Donegal Town was host to the final stage of the World Rally Championship on Feb 1st 2009 and viewed to 68 million people worldwide.

Everton F.C. full-back Séamus Coleman was born in Donegal.

Media

The town is home to the regional newspapers Donegal Democrat and Donegal Post and the local Donegal Times[11] newspaper. Ocean FM, an independent regional radio station, has one of its three studios in the town, which broadcasts to most of south County Donegal.

Donegal Town was host to the final stage of the World Rally Championship on Feb 1st 2009 and viewed by 68 million people worldwide.

Donegal is mentioned in the song 'It's Long Way Home To Donegal' by the indie band Larrikin Love.

See also

Further reading

Aldwell, B. 2003. A survey of local resident butterflies in County Donegal. "Bull. Ir. biogeog. Soc." No. 27. 202 - 226.

References

External links

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Travel guide

Up to date as of January 14, 2010
(Redirected to County Donegal article)

From Wikitravel

County Donegal [1], is in Northwest Ireland and Lakelands and is the northernmost county in Ireland, stretching further to the north than any part of Northern Ireland.

Regions

Donegal has a number of regions, defined on traditional grounds going back hundreds of years, and often overlapping.

  • Fanad Peninsula boasts a world-class beach at Portsalon, which can be almost deserted at times, even in high season. There are a maze of small, country roads in the pennisula, often poorly signposted. It is also home to Portsalon golf course, with Kerrykeel and Milford being it's main villages.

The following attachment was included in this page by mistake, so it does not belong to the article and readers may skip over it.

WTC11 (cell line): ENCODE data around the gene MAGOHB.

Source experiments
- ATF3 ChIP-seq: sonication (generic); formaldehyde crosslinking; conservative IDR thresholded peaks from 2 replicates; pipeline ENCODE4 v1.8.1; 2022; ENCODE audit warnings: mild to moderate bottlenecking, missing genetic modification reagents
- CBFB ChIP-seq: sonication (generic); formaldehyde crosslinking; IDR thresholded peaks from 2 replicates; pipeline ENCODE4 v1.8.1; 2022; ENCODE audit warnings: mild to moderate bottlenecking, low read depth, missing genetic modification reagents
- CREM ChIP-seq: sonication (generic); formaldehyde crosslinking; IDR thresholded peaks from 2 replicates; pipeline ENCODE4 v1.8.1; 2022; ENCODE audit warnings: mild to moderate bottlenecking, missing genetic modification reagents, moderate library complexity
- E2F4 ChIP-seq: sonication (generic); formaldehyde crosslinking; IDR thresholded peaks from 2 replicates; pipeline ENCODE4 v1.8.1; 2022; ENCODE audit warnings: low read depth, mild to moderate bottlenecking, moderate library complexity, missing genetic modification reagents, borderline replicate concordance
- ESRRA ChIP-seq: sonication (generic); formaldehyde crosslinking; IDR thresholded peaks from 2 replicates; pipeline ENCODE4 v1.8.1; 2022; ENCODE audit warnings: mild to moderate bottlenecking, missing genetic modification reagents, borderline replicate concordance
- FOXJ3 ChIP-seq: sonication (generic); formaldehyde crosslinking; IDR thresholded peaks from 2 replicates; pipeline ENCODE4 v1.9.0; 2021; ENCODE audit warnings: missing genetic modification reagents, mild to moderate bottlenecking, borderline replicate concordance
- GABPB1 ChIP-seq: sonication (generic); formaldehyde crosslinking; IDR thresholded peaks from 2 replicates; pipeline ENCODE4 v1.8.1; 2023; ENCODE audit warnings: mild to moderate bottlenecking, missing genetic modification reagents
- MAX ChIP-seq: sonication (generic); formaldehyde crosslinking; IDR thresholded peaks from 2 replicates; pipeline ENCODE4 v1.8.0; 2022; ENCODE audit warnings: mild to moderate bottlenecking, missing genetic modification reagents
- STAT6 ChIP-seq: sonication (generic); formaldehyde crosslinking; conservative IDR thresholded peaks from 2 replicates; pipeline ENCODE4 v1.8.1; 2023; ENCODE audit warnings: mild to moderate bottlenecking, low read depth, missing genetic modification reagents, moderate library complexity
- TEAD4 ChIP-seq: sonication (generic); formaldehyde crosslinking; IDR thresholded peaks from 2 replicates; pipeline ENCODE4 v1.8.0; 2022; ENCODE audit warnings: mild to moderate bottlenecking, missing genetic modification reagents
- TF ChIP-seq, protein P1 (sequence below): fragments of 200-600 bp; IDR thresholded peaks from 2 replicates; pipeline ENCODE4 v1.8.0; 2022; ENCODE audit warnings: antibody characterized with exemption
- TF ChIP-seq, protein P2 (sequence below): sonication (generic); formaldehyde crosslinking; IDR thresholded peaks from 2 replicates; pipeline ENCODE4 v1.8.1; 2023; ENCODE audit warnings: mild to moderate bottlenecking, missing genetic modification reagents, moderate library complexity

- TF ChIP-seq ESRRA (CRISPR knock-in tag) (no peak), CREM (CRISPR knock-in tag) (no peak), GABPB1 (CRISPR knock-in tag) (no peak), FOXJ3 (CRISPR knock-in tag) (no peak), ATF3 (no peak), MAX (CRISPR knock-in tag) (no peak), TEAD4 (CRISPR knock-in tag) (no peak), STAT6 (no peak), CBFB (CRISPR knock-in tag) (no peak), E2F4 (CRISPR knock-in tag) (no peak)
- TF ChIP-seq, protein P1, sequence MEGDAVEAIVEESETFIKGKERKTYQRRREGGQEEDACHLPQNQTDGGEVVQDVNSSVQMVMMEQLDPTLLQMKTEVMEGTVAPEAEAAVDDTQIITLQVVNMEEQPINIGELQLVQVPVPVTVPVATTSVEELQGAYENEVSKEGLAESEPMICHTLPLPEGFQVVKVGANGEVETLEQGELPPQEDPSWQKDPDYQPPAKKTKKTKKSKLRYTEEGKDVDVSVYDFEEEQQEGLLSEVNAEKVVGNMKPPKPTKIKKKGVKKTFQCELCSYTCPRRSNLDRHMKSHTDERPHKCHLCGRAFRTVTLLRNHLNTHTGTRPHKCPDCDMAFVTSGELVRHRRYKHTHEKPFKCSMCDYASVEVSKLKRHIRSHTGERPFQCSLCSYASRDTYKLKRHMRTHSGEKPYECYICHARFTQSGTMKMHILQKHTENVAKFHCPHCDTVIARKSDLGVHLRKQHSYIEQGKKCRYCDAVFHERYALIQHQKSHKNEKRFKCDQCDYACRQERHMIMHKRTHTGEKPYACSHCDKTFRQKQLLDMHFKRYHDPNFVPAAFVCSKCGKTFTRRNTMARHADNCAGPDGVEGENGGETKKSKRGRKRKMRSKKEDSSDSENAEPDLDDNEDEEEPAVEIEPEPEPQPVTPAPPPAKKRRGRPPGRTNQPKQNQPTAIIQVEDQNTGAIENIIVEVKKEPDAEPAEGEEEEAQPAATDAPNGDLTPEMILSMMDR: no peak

• The Finn Valley is the area around the River Finn and includes the towns of Ballybofey and Stranorlar.
  • Inishowen Peninsula has Buncrana as its main town. The Inishowen 100 is a day-long, one hundred kilometre trip around the coastline of the eponymous peninsula, including the most northerly point of the island of Ireland, Malin Head.
  • The Laggan Valley is the area around the River Laggan, lying east of Letterkenny. It includes the villages of Raphoe and St. Johnston.
  • The Rosses is probably the best defined region, encompassing much of the Irish speaking areas of the county to the north west, including Gweedore, Arranmore Island and Cruit Island.
  • Southwest Donegal is the most remote region, boasting the highest cliffs in Europe at Slieve League, Irelands largest fishing port Killybegs, numerous unspoilt beaches at Portnoo, Dooey and Kilcar, the cultural village of Glencolumbkille and heritage towns Ardara and Glenties.

In recent times, the county has been seen as being divided into a number of areas both on an economic and physical basis - the north western area ( which includes The Rosses and Fanad Peninsula) is lightly populated with generally mountainous terrain, with the south of the county (around Bundoran and Ballyshannon) being densely populated and relatively flat. The east of the county, particularly around Letterkenny and the Lagan Valley, is the most densely populated area of all, and is economically significantly richer than the rest of the county.

  • Glenties (Na Gleanntaí) is renowned as one of Ireland's tidiest towns.
  • Grianan of Aileach is an ancient fort site.
  • Gweedore (Gaoth Dobhair) is a heavily populated area in The Rosses, with a fine beach and some hotels.